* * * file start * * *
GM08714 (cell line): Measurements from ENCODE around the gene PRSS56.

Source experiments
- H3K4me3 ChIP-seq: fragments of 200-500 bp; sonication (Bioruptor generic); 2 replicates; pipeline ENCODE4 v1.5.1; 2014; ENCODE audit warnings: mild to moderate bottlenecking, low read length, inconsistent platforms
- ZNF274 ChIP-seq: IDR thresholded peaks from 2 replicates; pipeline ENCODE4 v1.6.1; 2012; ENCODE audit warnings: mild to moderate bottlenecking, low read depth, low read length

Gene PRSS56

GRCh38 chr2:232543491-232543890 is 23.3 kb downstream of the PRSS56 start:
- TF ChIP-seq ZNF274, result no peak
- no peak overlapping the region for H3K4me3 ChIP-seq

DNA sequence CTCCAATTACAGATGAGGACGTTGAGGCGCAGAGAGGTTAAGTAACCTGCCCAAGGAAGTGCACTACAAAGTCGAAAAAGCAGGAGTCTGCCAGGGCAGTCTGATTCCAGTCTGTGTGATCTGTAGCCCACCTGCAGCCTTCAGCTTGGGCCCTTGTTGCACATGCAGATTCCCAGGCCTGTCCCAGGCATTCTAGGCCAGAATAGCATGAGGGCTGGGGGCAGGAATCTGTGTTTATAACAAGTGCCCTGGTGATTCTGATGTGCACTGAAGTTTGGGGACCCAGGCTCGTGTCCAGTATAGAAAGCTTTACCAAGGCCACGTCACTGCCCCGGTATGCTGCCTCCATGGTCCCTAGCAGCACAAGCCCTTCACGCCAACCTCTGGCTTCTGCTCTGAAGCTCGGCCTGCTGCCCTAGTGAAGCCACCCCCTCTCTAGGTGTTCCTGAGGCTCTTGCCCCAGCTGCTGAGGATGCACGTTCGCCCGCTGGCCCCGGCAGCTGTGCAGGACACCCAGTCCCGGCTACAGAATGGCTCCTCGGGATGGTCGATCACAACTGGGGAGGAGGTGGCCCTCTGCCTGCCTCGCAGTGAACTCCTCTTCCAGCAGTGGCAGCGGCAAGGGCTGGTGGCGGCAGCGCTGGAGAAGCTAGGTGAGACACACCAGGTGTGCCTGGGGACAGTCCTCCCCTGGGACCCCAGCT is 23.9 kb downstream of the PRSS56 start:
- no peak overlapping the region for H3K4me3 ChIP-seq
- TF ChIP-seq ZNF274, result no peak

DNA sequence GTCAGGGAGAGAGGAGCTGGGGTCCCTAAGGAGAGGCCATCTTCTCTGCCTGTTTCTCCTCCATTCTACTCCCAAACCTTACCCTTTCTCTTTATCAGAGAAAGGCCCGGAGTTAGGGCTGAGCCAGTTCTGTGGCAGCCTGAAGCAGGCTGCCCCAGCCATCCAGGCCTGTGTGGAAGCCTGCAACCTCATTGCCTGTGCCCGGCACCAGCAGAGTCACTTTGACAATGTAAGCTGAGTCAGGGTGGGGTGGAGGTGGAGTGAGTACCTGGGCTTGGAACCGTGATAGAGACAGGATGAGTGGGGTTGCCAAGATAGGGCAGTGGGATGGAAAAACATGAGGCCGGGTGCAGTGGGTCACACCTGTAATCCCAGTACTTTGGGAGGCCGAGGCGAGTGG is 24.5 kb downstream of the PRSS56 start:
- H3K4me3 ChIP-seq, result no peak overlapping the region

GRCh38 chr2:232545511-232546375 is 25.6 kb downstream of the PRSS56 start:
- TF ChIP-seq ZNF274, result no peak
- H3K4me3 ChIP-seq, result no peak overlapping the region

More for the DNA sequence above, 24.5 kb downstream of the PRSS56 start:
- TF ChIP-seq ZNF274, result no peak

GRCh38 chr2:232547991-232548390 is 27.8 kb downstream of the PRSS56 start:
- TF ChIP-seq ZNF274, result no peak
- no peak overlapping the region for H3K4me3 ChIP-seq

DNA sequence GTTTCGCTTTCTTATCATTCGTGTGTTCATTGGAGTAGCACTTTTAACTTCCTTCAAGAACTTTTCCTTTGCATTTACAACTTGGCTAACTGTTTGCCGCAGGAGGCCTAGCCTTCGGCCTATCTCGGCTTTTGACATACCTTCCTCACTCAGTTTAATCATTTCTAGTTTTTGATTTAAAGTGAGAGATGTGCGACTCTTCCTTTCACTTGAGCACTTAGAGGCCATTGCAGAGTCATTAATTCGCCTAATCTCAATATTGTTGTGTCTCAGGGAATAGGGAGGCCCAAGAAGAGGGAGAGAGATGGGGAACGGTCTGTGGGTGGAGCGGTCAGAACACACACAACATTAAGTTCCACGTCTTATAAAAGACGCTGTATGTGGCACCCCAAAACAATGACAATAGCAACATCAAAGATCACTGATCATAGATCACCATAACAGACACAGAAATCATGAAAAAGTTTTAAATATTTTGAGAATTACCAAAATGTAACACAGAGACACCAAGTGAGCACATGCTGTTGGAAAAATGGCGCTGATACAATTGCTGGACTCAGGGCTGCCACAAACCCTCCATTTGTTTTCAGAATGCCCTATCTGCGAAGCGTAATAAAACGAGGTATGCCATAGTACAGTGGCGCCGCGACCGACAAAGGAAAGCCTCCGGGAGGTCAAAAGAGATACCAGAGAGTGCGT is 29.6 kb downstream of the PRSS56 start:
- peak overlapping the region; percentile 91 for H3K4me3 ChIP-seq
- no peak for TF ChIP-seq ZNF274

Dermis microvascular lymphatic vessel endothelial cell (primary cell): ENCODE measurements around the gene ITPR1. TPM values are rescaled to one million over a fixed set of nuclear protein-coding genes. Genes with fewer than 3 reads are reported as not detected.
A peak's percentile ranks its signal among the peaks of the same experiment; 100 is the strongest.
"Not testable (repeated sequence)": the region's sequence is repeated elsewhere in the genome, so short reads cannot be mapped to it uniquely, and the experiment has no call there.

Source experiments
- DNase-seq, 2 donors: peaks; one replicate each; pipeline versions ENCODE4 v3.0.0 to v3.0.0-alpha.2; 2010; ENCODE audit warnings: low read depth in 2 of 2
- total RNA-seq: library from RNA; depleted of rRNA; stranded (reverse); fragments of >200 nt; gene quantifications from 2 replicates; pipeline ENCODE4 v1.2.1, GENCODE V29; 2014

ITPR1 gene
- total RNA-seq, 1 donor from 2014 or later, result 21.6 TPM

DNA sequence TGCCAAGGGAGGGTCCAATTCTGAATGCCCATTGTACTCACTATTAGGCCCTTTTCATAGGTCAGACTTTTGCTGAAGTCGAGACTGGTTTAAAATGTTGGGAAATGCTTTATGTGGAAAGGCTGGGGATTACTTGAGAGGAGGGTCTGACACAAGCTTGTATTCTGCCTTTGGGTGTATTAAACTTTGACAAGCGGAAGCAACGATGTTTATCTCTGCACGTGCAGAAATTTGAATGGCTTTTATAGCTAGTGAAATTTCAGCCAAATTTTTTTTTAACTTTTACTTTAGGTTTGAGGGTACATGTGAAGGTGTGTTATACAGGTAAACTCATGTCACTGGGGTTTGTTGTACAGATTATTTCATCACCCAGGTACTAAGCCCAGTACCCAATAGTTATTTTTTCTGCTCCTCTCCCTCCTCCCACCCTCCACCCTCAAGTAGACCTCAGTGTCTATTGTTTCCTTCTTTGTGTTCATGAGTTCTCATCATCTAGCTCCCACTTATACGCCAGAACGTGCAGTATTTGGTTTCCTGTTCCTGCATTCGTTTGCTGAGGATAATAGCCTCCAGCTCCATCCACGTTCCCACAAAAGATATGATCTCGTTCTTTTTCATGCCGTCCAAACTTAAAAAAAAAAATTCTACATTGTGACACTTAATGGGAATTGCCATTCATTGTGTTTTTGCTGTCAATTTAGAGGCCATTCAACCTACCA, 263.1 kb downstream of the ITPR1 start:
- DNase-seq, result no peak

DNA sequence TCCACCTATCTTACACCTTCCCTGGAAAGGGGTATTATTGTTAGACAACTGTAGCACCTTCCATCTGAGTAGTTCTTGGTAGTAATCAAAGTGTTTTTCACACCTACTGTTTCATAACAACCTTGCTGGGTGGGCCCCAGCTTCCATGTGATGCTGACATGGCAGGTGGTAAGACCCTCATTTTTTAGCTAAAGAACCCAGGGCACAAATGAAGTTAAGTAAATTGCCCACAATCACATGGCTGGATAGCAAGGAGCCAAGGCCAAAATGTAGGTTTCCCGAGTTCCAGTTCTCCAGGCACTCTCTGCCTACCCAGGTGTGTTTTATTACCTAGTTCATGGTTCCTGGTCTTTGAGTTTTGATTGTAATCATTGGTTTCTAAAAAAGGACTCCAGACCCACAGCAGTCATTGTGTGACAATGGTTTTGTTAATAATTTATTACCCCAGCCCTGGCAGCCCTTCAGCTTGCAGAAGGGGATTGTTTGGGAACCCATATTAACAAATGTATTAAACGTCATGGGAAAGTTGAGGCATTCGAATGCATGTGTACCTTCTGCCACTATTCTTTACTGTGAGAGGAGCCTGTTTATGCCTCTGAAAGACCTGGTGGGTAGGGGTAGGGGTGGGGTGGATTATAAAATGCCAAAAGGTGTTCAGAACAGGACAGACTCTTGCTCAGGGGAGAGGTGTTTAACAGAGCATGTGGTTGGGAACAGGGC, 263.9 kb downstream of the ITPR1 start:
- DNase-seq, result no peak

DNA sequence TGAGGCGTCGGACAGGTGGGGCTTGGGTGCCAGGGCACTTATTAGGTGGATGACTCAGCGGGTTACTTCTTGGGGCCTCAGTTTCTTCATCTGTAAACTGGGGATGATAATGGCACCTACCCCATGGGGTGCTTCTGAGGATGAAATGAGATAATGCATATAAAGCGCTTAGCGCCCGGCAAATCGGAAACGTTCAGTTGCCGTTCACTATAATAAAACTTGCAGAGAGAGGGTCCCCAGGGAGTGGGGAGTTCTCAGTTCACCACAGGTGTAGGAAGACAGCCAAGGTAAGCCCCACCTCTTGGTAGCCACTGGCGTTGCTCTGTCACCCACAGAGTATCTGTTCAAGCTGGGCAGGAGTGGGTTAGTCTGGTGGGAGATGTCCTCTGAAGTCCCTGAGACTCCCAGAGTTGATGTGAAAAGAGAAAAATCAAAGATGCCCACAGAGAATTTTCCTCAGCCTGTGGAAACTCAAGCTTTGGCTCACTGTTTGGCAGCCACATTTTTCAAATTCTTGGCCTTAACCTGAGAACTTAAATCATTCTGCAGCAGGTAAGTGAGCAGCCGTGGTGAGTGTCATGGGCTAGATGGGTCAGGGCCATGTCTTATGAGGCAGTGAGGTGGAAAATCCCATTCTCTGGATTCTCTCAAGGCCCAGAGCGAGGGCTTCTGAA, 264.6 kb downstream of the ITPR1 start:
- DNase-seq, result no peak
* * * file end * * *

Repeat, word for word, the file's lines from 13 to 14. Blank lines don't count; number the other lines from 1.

- H3K4me3 ChIP-seq, result no peak overlapping the region

GRCh38 chr2:232545511-232546375 is 25.6 kb downstream of the PRSS56 start: